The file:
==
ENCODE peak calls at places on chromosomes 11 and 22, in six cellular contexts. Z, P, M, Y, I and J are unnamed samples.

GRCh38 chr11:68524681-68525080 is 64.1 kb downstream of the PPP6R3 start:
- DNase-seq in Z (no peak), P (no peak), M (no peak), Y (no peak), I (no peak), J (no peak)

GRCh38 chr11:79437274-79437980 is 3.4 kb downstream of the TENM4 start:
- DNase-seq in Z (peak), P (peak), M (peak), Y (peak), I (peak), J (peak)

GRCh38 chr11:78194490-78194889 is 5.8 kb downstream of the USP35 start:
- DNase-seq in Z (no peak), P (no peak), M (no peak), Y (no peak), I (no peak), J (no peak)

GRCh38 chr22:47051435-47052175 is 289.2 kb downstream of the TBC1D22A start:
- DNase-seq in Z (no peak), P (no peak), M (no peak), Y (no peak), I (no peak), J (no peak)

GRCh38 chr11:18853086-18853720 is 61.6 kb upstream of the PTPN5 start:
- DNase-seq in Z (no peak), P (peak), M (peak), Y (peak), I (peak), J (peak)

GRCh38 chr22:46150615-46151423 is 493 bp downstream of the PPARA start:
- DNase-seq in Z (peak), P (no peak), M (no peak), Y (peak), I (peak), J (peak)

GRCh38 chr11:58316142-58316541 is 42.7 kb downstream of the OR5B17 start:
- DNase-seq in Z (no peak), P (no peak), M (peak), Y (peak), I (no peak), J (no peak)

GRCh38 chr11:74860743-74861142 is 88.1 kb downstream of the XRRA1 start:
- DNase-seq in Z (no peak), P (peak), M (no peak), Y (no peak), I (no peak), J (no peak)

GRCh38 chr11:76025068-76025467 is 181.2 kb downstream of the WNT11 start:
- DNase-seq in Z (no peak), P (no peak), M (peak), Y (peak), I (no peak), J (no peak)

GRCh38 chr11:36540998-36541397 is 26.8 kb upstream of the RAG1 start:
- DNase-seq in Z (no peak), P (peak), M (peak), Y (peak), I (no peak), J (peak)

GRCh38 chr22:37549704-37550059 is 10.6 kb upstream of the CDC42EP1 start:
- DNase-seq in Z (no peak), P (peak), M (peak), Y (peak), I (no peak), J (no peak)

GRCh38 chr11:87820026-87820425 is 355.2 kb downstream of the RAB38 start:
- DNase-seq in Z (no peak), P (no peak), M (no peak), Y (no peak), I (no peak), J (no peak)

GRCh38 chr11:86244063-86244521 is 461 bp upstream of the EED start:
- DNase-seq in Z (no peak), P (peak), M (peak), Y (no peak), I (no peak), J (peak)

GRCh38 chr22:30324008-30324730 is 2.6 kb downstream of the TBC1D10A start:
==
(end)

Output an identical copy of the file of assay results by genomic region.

ENCODE peak calls at places on chromosomes 11 and 22, in six cellular contexts. Z, P, M, Y, I and J are unnamed samples.

GRCh38 chr11:68524681-68525080 is 64.1 kb downstream of the PPP6R3 start:
- DNase-seq in Z (no peak), P (no peak), M (no peak), Y (no peak), I (no peak), J (no peak)

GRCh38 chr11:79437274-79437980 is 3.4 kb downstream of the TENM4 start:
- DNase-seq in Z (peak), P (peak), M (peak), Y (peak), I (peak), J (peak)

GRCh38 chr11:78194490-78194889 is 5.8 kb downstream of the USP35 start:
- DNase-seq in Z (no peak), P (no peak), M (no peak), Y (no peak), I (no peak), J (no peak)

GRCh38 chr22:47051435-47052175 is 289.2 kb downstream of the TBC1D22A start:
- DNase-seq in Z (no peak), P (no peak), M (no peak), Y (no peak), I (no peak), J (no peak)

GRCh38 chr11:18853086-18853720 is 61.6 kb upstream of the PTPN5 start:
- DNase-seq in Z (no peak), P (peak), M (peak), Y (peak), I (peak), J (peak)

GRCh38 chr22:46150615-46151423 is 493 bp downstream of the PPARA start:
- DNase-seq in Z (peak), P (no peak), M (no peak), Y (peak), I (peak), J (peak)

GRCh38 chr11:58316142-58316541 is 42.7 kb downstream of the OR5B17 start:
- DNase-seq in Z (no peak), P (no peak), M (peak), Y (peak), I (no peak), J (no peak)

GRCh38 chr11:74860743-74861142 is 88.1 kb downstream of the XRRA1 start:
- DNase-seq in Z (no peak), P (peak), M (no peak), Y (no peak), I (no peak), J (no peak)

GRCh38 chr11:76025068-76025467 is 181.2 kb downstream of the WNT11 start:
- DNase-seq in Z (no peak), P (no peak), M (peak), Y (peak), I (no peak), J (no peak)

GRCh38 chr11:36540998-36541397 is 26.8 kb upstream of the RAG1 start:
- DNase-seq in Z (no peak), P (peak), M (peak), Y (peak), I (no peak), J (peak)

GRCh38 chr22:37549704-37550059 is 10.6 kb upstream of the CDC42EP1 start:
- DNase-seq in Z (no peak), P (peak), M (peak), Y (peak), I (no peak), J (no peak)

GRCh38 chr11:87820026-87820425 is 355.2 kb downstream of the RAB38 start:
- DNase-seq in Z (no peak), P (no peak), M (no peak), Y (no peak), I (no peak), J (no peak)

GRCh38 chr11:86244063-86244521 is 461 bp upstream of the EED start:
- DNase-seq in Z (no peak), P (peak), M (peak), Y (no peak), I (no peak), J (peak)

GRCh38 chr22:30324008-30324730 is 2.6 kb downstream of the TBC1D10A start: